In Mechelen and Ghent, shelter animals are not euthanized. © Debby Termonia


With cats it is less noticeable, but appearances can be deceiving. The ginger cat Oskar rubs against the bars, scooting for a pat. On the concrete floor sits a thick-haired cat with an inflamed eyelid, a stray who has walked into a catch cage and has been sterilized in the meantime. Since 2016, cities and municipalities have been obliged to draw up an action plan to control the stray cat population. Catching and sterilizing helps, but it continues to mop with the tap open. The Mechelen shelter had 120 young kittens last week, while the kitten season is only halfway.

Cat responsible Katia Geudens is at a loss. ‘We house kittens with foster families, motivated volunteers who raise entire litters with the baby bottle. Currently all places are taken, but the kittens keep coming. The problem is that there are too few departures because hardly any adopters report themselves. Never experienced before.’

She can’t explain it right away. Maybe it’s the aftermath of the corona lockdowns. Then the demand for pets peaked. Or there may be economic motives, a vet argues as he sterilizes a young cat. Pet food is not cheap, but especially the medical costs can add up. The overpopulation is so acute that Geudens is considering throwing a principle overboard. “Kittens always have to be adopted in pairs here,” she says. ‘That is better for their well-being, especially if they come from the same litter. It costs 350 euros to sterilize, vaccinate, deworm and chip two cats. Perhaps that amount is a threshold after all. From now on we will also offer kittens separately.’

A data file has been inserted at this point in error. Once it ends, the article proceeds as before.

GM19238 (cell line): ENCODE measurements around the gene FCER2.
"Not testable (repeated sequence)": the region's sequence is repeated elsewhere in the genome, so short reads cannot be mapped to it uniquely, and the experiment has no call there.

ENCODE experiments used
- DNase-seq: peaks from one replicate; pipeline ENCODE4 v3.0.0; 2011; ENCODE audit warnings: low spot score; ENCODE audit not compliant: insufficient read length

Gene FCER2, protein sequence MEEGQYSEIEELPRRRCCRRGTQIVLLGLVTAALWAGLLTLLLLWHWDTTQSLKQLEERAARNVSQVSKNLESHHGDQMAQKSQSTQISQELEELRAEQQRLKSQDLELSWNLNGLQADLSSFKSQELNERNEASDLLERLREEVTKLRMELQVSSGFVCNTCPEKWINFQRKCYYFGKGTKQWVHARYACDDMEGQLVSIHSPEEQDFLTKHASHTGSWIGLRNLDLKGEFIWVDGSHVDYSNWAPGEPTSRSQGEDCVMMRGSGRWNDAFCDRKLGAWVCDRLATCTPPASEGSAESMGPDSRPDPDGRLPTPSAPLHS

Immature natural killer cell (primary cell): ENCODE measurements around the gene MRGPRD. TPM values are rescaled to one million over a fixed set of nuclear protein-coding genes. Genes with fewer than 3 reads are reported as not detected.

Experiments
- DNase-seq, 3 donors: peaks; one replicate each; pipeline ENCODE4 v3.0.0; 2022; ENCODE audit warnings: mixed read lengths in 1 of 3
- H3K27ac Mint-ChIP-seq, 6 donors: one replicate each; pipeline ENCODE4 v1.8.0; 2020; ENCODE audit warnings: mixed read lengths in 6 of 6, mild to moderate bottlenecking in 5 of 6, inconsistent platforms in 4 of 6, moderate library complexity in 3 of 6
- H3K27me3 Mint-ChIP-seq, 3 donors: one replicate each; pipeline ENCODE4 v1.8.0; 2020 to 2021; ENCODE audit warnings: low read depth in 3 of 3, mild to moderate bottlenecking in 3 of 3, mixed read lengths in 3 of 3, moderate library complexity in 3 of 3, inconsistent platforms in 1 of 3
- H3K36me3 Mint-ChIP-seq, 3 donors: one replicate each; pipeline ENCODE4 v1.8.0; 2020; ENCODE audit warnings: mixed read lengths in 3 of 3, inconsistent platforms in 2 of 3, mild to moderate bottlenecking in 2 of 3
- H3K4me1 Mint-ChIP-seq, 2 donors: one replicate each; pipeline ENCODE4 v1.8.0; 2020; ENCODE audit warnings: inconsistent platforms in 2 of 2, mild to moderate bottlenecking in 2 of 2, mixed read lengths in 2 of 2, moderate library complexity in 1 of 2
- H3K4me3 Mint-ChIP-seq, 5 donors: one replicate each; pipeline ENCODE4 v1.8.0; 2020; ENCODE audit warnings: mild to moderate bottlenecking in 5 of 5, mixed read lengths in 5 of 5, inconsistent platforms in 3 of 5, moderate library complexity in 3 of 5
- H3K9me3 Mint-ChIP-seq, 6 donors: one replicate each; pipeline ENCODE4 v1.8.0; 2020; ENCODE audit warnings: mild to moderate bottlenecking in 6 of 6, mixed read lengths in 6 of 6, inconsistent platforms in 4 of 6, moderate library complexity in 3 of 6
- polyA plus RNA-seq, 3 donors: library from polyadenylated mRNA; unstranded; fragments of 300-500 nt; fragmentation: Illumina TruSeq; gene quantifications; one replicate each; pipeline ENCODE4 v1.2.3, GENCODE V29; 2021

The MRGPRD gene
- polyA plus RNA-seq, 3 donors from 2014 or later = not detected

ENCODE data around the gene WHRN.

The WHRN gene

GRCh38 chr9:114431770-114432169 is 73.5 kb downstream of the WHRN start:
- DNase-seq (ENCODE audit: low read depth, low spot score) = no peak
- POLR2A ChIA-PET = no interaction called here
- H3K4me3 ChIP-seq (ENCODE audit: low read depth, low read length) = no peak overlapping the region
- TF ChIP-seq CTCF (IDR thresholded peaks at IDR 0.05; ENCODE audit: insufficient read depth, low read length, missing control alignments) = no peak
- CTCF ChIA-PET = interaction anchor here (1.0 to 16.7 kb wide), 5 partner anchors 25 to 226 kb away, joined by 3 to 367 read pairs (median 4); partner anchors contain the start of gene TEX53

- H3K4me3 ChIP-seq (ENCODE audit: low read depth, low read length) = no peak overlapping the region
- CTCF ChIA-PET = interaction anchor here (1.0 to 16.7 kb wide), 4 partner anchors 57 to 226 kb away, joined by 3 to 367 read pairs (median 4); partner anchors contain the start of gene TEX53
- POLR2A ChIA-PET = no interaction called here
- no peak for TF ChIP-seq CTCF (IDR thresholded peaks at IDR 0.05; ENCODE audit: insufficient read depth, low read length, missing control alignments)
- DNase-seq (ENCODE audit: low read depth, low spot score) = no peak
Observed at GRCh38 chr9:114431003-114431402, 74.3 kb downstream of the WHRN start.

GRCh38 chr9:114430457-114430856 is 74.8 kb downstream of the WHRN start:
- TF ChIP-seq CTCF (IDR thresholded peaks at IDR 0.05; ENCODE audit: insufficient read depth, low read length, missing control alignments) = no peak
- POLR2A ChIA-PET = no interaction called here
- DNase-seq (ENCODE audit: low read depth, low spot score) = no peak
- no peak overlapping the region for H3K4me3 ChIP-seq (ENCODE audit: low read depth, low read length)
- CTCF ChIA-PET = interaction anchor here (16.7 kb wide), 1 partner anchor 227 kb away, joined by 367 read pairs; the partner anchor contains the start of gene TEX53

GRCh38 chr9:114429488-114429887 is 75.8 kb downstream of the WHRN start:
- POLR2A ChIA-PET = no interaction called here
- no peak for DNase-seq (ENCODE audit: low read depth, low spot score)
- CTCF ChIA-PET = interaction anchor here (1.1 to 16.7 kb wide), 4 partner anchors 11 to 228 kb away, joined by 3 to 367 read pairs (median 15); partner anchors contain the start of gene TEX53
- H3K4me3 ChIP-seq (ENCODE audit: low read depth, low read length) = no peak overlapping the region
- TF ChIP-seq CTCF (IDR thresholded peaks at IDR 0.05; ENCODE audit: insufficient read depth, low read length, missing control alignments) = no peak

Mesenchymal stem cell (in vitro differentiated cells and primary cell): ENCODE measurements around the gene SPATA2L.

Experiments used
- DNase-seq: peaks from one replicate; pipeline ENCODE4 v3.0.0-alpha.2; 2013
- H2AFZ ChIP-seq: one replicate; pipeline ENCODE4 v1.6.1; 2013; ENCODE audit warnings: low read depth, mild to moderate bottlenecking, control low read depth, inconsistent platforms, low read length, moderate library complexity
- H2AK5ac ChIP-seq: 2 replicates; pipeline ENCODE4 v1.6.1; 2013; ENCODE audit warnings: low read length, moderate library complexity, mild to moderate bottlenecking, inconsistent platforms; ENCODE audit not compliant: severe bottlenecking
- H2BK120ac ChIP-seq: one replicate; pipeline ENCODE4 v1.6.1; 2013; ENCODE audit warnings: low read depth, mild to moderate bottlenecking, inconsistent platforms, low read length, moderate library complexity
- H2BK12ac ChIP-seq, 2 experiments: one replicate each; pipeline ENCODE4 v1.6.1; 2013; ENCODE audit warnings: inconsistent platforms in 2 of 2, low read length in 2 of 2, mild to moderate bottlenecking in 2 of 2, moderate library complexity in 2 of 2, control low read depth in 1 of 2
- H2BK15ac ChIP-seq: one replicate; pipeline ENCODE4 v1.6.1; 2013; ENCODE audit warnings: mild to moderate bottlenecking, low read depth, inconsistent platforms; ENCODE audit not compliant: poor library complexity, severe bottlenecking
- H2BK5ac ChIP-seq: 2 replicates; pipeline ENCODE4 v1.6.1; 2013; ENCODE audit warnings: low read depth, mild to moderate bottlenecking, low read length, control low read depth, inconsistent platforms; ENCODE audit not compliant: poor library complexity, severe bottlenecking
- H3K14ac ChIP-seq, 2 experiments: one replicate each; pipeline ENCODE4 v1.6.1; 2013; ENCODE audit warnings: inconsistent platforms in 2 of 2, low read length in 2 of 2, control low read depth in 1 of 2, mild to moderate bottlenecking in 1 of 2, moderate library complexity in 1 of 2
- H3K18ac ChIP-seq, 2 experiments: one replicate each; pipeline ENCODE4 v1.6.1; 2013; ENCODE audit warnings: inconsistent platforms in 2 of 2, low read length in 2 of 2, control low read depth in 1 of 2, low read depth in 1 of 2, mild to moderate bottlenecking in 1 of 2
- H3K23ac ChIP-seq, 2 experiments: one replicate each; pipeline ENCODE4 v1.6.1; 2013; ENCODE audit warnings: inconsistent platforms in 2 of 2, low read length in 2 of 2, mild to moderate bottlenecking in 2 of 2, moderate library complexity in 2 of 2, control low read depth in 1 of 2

From now on we will offer kittens individually instead of in pairs.

Overcrowded animal shelters are a recurring phenomenon. Most animals enter after voluntary distancing. Due to force majeure, for example when a single owner dies or moves to a residential care centre. Other dogs are given up because they have behavioral problems. These are often the result of a failed upbringing or wrong expectations. Still others end up in the shelter through the police, usually after a tip from a neighbor or passer-by who suspects neglect.

© Debby Termonia

The traditional summer peak can partly be explained by a striking increase in the number of ‘lost’ dogs. In principle, they are returned to their owner after reading the obligatory chip, but not always. ‘We often see dogs that are chipped, but not registered,’ says Kevin Vankeirsbilck, communication officer of Dierenbescherming Gent. Thus, the identity of the owner cannot be traced. Unregistered chips are the trademark of bread breeders who don’t take animal protection regulations very seriously.’

No self service

In recent weeks, social media has been abuzz with reports of the animal shelter paradox. As the shelters overflow with dogs and cats, they are making it increasingly difficult for people to adopt an animal. A false contrast, we hear in Mechelen and Ghent. ‘It is true that we place selectively’, says Vankeirsbilck. ‘A positive match is especially important for dogs. With us, prospective adopters must complete a questionnaire if they are interested in a dog on the website. How big is the living space? Is there a garden? Are there young children? Is there another dog or pet? How much time do owners have to walk their dogs? The best candidate is invited for an interview and an introduction to the dog. Often several sessions are involved, especially when it comes to larger, more difficult dogs. Walking is a positive way to estimate the match.